International Journal of Prosthodontics and Restorative Dentistry

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VOLUME 9 , ISSUE 2 ( April-June, 2019 ) > List of Articles

Original Article

Impact of Overdried Preparation and Thermocycling on the Fracture of CAD–CAM Hybrid Ceramic Occlusal Veneer Restorations

Paul D Edgerley, Antheunis Versluis, Daranee Tantbirojn, David R Cagna

Keywords : Fracture, Laboratory research, Occlusal veneers, Self-adhesive resin cement, Strength, Thermocycling

Citation Information : Edgerley PD, Versluis A, Tantbirojn D, Cagna DR. Impact of Overdried Preparation and Thermocycling on the Fracture of CAD–CAM Hybrid Ceramic Occlusal Veneer Restorations. Int J Prosthodont Restor Dent 2019; 9 (2):38-42.

DOI: 10.5005/jp-journals-10019-1231

License: CC BY-NC 4.0

Published Online: 01-06-2019

Copyright Statement:  Copyright © 2019; Jaypee Brothers Medical Publishers (P) Ltd.


Abstract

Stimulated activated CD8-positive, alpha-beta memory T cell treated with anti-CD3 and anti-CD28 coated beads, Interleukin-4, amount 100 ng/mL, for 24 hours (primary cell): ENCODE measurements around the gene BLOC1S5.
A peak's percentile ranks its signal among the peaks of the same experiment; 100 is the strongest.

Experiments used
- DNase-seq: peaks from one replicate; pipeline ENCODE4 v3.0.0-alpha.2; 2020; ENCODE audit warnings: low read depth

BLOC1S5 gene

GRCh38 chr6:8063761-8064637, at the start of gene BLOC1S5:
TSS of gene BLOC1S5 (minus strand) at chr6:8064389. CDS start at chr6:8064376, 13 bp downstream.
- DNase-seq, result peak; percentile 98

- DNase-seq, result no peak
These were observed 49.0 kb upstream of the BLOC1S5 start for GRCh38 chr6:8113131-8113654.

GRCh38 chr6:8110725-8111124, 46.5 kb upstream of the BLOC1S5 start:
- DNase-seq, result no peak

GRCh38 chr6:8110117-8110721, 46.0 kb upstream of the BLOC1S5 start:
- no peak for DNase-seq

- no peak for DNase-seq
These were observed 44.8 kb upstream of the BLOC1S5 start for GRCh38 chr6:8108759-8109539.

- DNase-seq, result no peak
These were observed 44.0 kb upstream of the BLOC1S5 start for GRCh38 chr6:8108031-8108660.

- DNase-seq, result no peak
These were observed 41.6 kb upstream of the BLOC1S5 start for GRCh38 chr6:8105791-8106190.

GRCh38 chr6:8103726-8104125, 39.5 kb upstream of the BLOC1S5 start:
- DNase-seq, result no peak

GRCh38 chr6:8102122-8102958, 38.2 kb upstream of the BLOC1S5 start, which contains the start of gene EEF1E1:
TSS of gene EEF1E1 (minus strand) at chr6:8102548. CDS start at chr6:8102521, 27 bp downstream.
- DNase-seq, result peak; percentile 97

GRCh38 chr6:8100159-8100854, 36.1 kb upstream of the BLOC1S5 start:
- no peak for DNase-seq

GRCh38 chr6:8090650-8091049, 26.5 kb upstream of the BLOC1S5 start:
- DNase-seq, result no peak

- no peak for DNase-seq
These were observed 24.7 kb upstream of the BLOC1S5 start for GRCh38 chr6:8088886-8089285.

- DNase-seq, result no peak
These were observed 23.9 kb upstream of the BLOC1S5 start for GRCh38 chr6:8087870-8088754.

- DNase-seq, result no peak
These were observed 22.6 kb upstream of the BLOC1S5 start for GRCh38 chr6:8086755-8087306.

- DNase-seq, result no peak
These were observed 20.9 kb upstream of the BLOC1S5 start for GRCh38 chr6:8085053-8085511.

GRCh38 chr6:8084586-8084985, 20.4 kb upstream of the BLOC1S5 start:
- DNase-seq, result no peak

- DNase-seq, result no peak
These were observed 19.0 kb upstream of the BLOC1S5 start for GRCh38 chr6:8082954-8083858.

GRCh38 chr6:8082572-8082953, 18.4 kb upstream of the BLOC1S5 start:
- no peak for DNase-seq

Aim: To study the impact of overdried preparations prior to cementation with a self-adhesive resin cement and thermocycling on the fracture of hybrid ceramic occlusal veneer restorations. Materials and methods: Sixty extracted maxillary molars were mounted and sectioned to remove the coronal structure 4 mm above the cementoenamel junction, leaving a flat area of exposed dentin and peripheral enamel. Ultrathin occlusal veneers with 0.3 mm central fossa thickness were milled from CAD–CAM hybrid ceramic (Vita Enamic). Teeth were randomly divided into three groups. After a selective enamel etching with phosphoric acid, groups I and II were blot-dried using cotton pellets; group III was desiccated with pressurized air for 15 seconds prior to cementation with a self-adhesive resin cement (Rely-X Unicem). Groups II and III were thermocycled between 5/55°C for 5000 cycles. The restored teeth were loaded axially until fracture. Fracture patterns were classified as fracture in the veneers only or fracture involving the tooth structure. Results: The fracture strengths (mean ± standard deviation) were 1672 ± 585, 1789 ± 722, and 1586 ± 711 N for groups I (control), II (thermocycled), and III (overdried and thermocycled), respectively. No statistically significant differences were indicated (one-way ANOVA, p = 0.6426). Fracture patterns were significantly different (the Kruskal–Wallis rank sum test for multiple independent samples, p = 0.01315, followed by the Dunn post hoc test), where group III had more fractures in the veneer only than groups I and II. Conclusion: Thermocycling of samples and overdrying of preparations did not show a significant difference in failure strength. However, fracture patterns indicated more veneer-only fractures under desiccated conditions, suggesting compromised restoration bonding.


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